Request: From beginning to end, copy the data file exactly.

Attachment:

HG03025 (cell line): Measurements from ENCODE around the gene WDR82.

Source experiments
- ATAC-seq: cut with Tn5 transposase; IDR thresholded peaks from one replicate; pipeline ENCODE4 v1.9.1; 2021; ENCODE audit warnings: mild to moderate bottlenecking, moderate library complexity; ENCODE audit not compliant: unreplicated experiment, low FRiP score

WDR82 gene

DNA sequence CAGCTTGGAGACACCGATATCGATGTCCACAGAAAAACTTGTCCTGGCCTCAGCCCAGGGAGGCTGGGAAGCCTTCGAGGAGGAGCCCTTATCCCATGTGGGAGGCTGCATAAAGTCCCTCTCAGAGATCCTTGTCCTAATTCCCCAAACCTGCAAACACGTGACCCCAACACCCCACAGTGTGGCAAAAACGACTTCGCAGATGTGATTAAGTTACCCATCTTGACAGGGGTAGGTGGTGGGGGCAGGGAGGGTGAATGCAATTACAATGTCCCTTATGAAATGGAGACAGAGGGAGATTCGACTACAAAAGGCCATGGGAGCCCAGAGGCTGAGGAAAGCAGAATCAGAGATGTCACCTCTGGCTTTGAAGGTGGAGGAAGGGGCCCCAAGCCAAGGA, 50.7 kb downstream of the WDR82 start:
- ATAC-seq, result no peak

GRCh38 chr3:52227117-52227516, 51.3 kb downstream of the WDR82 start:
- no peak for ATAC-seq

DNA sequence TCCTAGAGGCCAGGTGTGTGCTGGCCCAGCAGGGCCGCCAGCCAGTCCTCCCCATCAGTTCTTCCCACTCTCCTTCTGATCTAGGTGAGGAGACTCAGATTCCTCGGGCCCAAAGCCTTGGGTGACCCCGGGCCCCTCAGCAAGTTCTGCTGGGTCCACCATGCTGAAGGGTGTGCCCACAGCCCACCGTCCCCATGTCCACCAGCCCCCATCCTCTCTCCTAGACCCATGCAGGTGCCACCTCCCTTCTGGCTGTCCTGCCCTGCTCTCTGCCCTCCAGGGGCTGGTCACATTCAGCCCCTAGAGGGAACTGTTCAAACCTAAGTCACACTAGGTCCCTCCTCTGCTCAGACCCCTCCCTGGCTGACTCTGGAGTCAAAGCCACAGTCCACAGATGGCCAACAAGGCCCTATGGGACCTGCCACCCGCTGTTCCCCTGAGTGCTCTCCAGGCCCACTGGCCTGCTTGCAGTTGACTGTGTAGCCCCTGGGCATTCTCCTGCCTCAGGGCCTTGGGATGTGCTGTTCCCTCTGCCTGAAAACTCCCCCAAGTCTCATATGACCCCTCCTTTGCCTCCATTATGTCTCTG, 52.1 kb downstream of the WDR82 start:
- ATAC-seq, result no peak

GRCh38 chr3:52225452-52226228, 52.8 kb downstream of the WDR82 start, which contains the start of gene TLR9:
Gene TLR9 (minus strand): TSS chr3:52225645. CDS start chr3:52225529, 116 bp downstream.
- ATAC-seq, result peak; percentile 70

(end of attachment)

HG03025 (cell line): Measurements from ENCODE around the gene WDR82.

Source experiments
- ATAC-seq: cut with Tn5 transposase; IDR thresholded peaks from one replicate; pipeline ENCODE4 v1.9.1; 2021; ENCODE audit warnings: mild to moderate bottlenecking, moderate library complexity; ENCODE audit not compliant: unreplicated experiment, low FRiP score

WDR82 gene

DNA sequence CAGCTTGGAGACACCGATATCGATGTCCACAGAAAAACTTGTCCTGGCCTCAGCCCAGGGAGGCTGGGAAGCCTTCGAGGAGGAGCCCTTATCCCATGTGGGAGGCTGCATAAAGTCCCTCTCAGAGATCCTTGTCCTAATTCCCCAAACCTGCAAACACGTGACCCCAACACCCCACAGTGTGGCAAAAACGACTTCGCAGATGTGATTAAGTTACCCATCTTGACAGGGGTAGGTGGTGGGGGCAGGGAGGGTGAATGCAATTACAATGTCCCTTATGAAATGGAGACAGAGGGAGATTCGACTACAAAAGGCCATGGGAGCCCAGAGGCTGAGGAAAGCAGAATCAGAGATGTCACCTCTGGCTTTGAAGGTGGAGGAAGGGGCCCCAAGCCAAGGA, 50.7 kb downstream of the WDR82 start:
- ATAC-seq, result no peak

GRCh38 chr3:52227117-52227516, 51.3 kb downstream of the WDR82 start:
- no peak for ATAC-seq

DNA sequence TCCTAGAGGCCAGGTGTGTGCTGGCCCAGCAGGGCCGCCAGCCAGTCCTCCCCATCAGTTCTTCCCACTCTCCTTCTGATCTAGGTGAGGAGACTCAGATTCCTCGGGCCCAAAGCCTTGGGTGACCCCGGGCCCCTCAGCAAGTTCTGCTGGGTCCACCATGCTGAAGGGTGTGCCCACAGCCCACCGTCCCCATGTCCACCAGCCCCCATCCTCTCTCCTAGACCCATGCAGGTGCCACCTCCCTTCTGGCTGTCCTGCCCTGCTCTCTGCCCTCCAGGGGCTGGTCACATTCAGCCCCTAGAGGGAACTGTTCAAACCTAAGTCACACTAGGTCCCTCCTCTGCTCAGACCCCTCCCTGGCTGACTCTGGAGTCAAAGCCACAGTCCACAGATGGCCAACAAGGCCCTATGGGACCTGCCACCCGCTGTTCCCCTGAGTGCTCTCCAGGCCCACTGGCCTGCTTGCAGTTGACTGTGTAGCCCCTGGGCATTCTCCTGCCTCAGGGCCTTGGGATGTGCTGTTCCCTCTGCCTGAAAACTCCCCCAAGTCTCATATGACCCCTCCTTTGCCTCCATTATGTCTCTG, 52.1 kb downstream of the WDR82 start:
- ATAC-seq, result no peak

GRCh38 chr3:52225452-52226228, 52.8 kb downstream of the WDR82 start, which contains the start of gene TLR9:
Gene TLR9 (minus strand): TSS chr3:52225645. CDS start chr3:52225529, 116 bp downstream.
- ATAC-seq, result peak; percentile 70